Breaking Down China’s Social Credit System – An Advanced Guide

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Introducing China’s Social Credit System + the Opportunities & Threats for Businesses Based In or Expanding Into China

The social credit system in China is a database designed to keep up-to-date information on the behavior of individuals, businesses, and government entities across the country. Similar to the way citizens in most countries have a credit score that indicates their level of financial savvy and the degree to which lenders can trust them, the social credit system is attempting to capture information on an all-encompassing set of their citizens’ behaviors to develop an advanced reputation-based system.

For business owners who currently operate in China or are looking at the possibility of expanding into China in the future, it is important to have an extensive understanding of the social credit system and the implications it can have on the success of a company. Specifically, understanding the regulations which govern China’s social credit system allow business owners to ensure compliance with both legal and social standards. 

Unparalleled by social movements in other countries, China’s social credit system is widely considered to be an initiative that has the potential to be revolutionary in terms of its impact on the international business landscape. At its best, the system has the potential to be a platform that can monitor individual, corporate, and government behavior in real-time.

At the present moment in late 2020, participating in either private or government iterations of this social credit system is voluntary and up to the individual/business. In the future, however, participating in the official social credit system will become mandatory. Additionally, for citizens and businesses that have already agreed to take part in the system, the rewards and repercussions have already started to come to light.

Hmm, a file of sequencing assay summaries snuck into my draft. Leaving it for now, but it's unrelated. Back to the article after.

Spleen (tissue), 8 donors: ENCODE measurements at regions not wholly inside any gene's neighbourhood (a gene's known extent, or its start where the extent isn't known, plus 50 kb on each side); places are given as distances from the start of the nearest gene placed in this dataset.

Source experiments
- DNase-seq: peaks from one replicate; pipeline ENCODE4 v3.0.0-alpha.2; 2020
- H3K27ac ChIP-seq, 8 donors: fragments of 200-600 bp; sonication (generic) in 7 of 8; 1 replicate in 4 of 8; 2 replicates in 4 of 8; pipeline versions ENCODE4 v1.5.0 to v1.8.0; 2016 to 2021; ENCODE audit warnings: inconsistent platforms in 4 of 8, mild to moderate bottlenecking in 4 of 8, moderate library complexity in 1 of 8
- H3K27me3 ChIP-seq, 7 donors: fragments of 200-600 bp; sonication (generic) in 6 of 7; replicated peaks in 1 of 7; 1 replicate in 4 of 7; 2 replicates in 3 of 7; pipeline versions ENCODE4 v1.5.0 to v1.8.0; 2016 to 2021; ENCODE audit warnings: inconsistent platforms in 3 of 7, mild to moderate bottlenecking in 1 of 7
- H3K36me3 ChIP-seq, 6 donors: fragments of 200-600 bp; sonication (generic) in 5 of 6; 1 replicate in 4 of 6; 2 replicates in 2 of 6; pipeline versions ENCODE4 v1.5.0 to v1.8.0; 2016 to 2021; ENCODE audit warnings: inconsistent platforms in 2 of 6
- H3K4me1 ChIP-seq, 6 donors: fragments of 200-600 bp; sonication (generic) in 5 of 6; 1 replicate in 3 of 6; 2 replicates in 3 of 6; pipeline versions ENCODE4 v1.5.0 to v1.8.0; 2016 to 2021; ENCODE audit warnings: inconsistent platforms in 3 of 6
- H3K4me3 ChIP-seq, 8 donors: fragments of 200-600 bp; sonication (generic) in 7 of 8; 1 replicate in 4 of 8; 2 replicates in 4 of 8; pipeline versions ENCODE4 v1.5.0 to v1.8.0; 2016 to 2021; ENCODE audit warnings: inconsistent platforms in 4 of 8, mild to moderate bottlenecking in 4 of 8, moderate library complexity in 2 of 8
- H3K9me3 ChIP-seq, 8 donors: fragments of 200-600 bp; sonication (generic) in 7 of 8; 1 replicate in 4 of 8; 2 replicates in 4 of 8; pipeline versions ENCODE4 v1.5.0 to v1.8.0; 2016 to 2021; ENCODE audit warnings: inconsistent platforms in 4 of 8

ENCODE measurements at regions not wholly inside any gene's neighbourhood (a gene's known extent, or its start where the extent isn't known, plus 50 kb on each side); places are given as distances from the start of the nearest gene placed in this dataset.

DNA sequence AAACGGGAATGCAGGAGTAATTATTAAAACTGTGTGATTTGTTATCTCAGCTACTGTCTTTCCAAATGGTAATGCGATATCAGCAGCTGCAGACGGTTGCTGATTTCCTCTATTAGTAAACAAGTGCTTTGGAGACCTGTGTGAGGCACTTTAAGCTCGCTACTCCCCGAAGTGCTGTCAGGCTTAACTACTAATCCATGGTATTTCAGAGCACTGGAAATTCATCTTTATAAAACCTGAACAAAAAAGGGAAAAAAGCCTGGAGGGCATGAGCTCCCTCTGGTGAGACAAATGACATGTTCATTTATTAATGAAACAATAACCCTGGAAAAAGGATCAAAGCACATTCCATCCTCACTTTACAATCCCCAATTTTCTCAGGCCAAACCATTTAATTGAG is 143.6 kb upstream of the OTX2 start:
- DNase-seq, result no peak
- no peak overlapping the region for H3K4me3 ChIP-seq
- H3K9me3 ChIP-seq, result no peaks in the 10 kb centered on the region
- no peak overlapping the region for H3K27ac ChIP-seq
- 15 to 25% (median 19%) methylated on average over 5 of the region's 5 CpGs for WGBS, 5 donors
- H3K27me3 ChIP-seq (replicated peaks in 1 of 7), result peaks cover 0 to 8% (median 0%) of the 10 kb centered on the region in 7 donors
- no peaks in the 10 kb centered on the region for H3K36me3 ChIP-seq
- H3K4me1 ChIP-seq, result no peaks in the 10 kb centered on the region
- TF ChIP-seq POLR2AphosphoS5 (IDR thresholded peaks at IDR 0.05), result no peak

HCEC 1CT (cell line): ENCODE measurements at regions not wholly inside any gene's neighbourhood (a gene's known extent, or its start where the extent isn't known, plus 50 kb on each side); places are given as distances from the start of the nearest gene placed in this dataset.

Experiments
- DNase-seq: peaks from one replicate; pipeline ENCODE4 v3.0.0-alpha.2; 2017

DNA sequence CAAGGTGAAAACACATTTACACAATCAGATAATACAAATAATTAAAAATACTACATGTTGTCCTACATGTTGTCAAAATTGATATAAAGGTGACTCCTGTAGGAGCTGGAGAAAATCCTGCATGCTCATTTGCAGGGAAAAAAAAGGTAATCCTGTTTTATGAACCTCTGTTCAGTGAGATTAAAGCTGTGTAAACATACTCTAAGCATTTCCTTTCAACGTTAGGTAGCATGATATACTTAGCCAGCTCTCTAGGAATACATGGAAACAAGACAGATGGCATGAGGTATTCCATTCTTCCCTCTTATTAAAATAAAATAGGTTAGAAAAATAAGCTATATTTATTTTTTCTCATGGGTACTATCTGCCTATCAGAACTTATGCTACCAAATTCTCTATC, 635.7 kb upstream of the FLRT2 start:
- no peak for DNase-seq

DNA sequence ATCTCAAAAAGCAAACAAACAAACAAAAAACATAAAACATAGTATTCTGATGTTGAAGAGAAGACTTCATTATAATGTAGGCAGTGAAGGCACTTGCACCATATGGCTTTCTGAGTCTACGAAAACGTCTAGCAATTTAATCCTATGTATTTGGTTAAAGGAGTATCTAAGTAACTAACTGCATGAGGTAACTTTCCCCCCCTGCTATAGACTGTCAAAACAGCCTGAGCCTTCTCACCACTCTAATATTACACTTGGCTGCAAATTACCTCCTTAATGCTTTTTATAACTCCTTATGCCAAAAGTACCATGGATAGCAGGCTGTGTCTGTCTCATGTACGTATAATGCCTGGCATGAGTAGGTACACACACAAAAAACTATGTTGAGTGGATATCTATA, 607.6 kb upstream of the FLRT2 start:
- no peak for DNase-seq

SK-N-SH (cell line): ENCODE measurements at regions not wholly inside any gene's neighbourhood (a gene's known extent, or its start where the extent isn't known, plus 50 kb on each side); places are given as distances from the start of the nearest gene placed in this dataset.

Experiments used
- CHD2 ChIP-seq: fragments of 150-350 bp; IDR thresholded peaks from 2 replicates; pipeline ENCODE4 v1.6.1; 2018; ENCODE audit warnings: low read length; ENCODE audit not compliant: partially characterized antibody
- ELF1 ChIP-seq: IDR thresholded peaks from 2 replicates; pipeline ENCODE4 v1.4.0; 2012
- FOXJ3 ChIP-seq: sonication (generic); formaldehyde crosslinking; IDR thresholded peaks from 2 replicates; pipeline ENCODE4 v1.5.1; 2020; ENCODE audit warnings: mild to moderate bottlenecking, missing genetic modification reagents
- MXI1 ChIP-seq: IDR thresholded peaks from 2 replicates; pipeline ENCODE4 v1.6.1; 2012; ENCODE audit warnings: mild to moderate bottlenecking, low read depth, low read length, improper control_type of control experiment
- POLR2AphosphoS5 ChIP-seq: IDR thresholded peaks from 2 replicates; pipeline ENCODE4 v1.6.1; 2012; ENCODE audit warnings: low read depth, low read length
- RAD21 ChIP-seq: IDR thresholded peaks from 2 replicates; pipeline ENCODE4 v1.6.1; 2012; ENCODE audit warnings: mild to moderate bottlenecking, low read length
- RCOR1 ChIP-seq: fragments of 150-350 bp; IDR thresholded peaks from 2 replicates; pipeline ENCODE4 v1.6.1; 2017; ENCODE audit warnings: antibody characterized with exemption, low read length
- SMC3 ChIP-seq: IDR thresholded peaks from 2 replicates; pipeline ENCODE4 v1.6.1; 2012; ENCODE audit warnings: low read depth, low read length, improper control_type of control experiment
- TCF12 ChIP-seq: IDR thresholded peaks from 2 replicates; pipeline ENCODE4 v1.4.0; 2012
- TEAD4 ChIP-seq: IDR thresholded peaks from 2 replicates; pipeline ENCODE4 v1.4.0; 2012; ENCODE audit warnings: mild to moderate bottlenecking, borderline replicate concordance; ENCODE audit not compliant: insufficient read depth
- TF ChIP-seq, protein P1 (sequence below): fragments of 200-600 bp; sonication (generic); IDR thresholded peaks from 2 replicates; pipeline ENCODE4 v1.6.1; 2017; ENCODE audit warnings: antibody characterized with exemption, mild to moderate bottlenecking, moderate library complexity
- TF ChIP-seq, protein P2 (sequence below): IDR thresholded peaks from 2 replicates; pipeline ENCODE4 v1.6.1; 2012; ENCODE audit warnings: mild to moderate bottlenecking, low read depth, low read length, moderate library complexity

Below, we break down the potential opportunities and challenges presented by the Chinese social credit system and the implications it may have on businesses operating in the country. 

1. Although it originated on a regional level in 2009, China’s social credit system was officially announced in 2014 as a pilot program co-operated by the government and eight Chinese credit-scoring firms. As the system is still being worked on before being mandated across the country, the Chinese government is aiming to produce a fully functional system that enables the ranking of all Chinese citizens and businesses in the near future.

2. Corporations are currently being measured on the basis of how well they comply with the legal business standards, in addition to being subject to a comprehensive audit of their transactions and financial records. The majority of businesses in China have already been accepted into the social credit system and given a score, with numerous companies having already been blacklisted socially due to failure to comply with certain criteria stated in the social credit score guidelines. 

3. The system is currently in the process of being implemented on a federal level, so there are still some regional variations. In certain sectors, local governments base scores on data being provided by private tech firms. In others, city councils oversee the system and have more direct control over the scores. 

4. In addition to overseeing business practices, China’s social credit system has the ability to monitor and control the behavior of the country’s individuals as well. From the standpoint of an individual citizen in China, one is either rewarded or punished based on the merit of their social credit scores, with the scores having the potential to increase or decrease based on their daily behavior. 

We strongly advise foreign companies to seek assistance from an established local expert who can look at the specific goals and operational tendencies of a company to make recommendations on the best practices for ensuring full compliance. While companies expanding into new markets will often look for areas to cut costs, this is not such an area. It is extremely important to partner with a local organization or expert individual who can provide advice on increasing the scores of both the business and employees to prevent them from being lowered or ultimately blacklisted. 

Often referred to as “China’s Ranking System”, the social credit system works with large tech companies to leverage their data sets in effort to monitor and assess the trustworthiness of its citizens and businesses. The goal of this program is, ideally, to create a highly-trustworthy society with a foundation based on both citizens and corporations following the law to the fullest extent. It’s important to know that there are unique social credit systems for individuals, businesses, and government officials.